Cyber Security Made Easy
It seems that major corporate hacking scandals or security bugs are becoming very common. Small business owners must be knowledgeable about cyber security because a lot of their business is on the web. Below are some of the things which you need to know about keeping your business safe online and what to do in case a security breach occurs. No business is too small to be attacked by hackers. According to the National Cyber Security Alliance, about 71% of cyber-attacks target small organizations and close to half of small businesses reported having being attacked. An even more shocking statistic is that almost 60% of small businesses who fall prey to cyber-attacks go out of business within six months. There are three primary reasons why hackers target small companies; they don’t have the required resources to respond to an assault, they’ve partnered with larger companies and give hackers access to these businesses, and they have reduced safety on data such as credit card numbers.
Ensure that all the devices that are on the company network or deal with company data have reliable anti-malware and anti-virus software. This is a basic but easily ignored precaution against ill-disposed attacks. Your system should also have a firewall to protect the entire network. Educate your employees to ensure they’re familiar with your safety system. It may be useful to train your staff on basic online security and security. There are several online resources that increase the awareness about safety certifications, phishing scams, and other cyber safety rules.
Create strong passwords for any resources which require passwords for your system. The passwords should not be subject to simple guessing and social technology. There are several guides available online about how to create strong passwords. Use encryption software should you manage sensitive information frequently. That way, in the event you’ve compromised information, the hacker cannot be able to read it. Establish appropriate access boundaries for your employees that do not have administrator status particularly when utilizing non-company devices. Restrict administrator privileges to people that have to use them and limit access to sensitive data by time and location.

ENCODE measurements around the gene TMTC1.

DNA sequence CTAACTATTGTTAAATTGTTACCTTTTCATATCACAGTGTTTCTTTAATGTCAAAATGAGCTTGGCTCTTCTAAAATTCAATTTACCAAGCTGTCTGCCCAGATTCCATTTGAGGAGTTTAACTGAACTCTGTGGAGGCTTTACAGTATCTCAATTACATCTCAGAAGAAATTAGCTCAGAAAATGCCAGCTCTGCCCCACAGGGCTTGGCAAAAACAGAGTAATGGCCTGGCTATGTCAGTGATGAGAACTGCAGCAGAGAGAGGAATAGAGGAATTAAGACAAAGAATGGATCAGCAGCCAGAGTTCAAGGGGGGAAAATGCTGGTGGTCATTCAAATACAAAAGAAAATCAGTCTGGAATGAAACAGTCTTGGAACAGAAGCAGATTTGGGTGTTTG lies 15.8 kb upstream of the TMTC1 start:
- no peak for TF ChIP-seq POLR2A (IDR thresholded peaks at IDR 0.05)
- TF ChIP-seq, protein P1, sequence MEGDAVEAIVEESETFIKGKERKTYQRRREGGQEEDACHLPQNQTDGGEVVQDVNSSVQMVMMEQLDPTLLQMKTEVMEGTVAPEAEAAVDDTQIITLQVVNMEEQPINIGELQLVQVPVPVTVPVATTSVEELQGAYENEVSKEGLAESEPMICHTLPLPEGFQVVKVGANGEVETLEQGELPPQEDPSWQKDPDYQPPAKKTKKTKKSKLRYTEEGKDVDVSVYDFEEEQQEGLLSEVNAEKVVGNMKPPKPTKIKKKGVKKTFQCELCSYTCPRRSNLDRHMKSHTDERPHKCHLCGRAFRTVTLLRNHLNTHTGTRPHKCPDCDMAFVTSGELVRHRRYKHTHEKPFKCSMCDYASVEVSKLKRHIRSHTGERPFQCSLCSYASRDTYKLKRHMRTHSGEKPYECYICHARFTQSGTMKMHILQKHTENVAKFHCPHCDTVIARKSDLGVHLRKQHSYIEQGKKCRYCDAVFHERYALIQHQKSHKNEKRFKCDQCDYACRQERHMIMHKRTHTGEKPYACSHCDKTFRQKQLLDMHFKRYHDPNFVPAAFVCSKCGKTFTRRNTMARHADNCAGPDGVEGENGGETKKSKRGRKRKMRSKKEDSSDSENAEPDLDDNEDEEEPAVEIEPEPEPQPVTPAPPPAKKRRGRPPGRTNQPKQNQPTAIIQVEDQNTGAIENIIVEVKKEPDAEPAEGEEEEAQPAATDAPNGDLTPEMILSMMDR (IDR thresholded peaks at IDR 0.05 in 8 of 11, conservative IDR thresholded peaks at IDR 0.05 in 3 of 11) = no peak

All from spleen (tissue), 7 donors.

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Liability insurance doesn’t pay for cyber security breaches. However, if you would want to protect sensitive data, consult an insurance agent about what options you have.
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Ensure that you back up your data each week either to an external hard drive or a secure cloud location. In this manner, if your server goes down, then you can continue to be in a position to use your data. In case you have detected that there was a security violation, determine the range of the attack. This will be a great time to contact a cyber-security consultant who is competent in cyber security.